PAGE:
This Kraken had the knack for irritating ships and lots of pseudoscientific reports such as the official naval that one’s said, it could attack the vessels with its very strong arms. If the techniques failed, the beast could begin swimming in the circles around a ship, making the fierce maelstrom that will drag the vessel into the bottom.
To value its salt, the sea monster needs to taste the human flesh. The legends say that a Kraken would devour the ship’s whole crew all at once. However, despite the fearsome reputation, the sea monster would also bring some benefits, like, swam accompanied by the massive schools of fish which cascaded along its back, and when it comes out from the water. The brave fishermen would thus risk in going near the sea beast to catch a bounteous fish.
The story of a Kraken goes back into the account wrote by King Sverre in 1180 from Norway. As with so much legend, the Kraken begins with something real, from sightings of the actual animal, the massive squid. For the prehistoric navigators, the sea monster was dangerous and treacherous, hiding a mass of monsters in the inconceivable depths. Any kind of encounter with this unknown beast animal would gain a legendary edge from the sailors’ stories. In any case, the story grows by the way it is narrated.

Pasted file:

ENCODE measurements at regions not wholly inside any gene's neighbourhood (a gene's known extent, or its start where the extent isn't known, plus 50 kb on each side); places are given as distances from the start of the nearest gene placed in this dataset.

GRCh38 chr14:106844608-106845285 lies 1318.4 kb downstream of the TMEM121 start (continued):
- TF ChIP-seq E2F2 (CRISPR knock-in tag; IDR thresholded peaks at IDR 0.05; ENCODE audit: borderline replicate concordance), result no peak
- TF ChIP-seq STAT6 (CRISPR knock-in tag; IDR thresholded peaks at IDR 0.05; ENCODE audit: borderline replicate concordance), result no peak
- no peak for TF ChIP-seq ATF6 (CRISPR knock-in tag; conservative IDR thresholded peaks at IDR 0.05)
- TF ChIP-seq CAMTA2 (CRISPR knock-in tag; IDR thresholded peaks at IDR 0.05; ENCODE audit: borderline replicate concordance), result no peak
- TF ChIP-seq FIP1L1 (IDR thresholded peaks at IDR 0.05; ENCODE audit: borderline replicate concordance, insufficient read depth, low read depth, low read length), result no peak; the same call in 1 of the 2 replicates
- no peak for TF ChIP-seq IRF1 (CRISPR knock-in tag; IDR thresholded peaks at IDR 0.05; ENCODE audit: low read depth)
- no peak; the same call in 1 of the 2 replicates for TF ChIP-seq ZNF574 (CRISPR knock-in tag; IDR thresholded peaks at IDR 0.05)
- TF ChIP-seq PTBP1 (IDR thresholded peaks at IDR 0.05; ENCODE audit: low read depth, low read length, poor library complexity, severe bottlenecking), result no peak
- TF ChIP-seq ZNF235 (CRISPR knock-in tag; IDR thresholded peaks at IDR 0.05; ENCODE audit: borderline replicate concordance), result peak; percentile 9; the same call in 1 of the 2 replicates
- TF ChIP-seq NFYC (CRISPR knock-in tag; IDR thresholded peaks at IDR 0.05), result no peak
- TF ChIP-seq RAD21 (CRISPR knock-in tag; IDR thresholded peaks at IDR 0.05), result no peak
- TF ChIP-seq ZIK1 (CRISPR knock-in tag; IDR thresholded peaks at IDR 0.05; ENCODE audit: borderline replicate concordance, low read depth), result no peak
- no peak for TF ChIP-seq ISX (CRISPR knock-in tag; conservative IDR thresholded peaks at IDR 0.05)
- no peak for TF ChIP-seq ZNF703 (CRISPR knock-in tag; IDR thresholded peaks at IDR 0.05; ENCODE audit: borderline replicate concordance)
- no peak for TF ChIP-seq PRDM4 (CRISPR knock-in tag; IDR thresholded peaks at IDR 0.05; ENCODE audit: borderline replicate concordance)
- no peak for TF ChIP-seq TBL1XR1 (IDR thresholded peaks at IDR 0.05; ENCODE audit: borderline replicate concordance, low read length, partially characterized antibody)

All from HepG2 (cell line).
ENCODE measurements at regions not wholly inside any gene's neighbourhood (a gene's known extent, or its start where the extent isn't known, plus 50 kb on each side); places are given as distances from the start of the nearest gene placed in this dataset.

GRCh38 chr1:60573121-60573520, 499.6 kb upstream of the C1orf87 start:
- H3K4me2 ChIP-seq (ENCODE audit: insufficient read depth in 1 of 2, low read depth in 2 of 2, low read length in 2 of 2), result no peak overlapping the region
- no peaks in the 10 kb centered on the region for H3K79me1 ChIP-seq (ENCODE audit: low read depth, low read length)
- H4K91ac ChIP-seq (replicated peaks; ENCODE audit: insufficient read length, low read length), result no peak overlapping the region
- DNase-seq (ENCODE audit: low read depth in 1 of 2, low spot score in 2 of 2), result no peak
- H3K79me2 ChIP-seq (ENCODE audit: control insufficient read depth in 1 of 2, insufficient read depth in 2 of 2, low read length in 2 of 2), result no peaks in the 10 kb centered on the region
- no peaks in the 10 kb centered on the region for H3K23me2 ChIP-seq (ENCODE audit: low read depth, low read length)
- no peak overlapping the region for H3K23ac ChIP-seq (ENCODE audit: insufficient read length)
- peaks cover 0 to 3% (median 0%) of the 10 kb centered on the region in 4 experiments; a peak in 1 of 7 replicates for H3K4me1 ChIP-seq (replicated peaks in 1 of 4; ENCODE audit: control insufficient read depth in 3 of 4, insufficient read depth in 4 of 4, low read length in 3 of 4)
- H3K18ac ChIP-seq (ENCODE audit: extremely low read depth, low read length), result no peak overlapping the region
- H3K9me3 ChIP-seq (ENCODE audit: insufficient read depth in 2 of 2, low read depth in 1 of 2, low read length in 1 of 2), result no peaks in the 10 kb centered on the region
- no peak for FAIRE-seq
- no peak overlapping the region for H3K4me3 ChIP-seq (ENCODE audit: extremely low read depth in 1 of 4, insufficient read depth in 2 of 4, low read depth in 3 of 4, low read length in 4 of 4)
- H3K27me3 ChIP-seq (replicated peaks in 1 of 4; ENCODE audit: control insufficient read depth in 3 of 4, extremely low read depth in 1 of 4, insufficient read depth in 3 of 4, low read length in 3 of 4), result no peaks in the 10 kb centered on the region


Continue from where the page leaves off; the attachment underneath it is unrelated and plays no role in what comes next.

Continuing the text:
The Scientific Legend Kraken
The giant squid located in Ranheim, Norway was measured by Prof. Svein Haftorn and Erling Sivertsen at the NTNU Museum of the Natural History and the Archaeology in 1954.
The vigor of the myth becomes so strong that a Kraken would still be located in the primary current scientific surveys of our natural world in Europe in the 18th century. And not even the father of the recent biological classification, Carl Linnaeus could avoid it, so he included this Kraken among those cephalopod mollusks during the initial edition of Linnaeus groundbreaking, the Systema Naturae in 1735.
Then in 1853, the giant cephalopod has been located being stranded on the Danish beach, and Japetus Steenstrup, the Norwegian naturalist recuperates the beast’s beak and utilized it for the scientific description of the large squid, Architeuthis Dux. So what had been a legend, officially goes into the annals of our science, and inveterate our image of a Kraken to the beast that originated the folklore.
Right after 150 years with thorough research into the massive squid that occupies all over the ocean of the world, there is still too much debate about whether they represent an exclusive species or as numerous as 20. The biggest Architeuthis recorded reached about 18 meters in length, with the very elongated pair of tentacles however, the vast majority of these specimens are even smaller. The eyes of the giant squid are the biggest in the beast kingdom and are critical in the dark lowest point it inhabits of up to 1,100 meters deep, probably reaching 2,000 meters.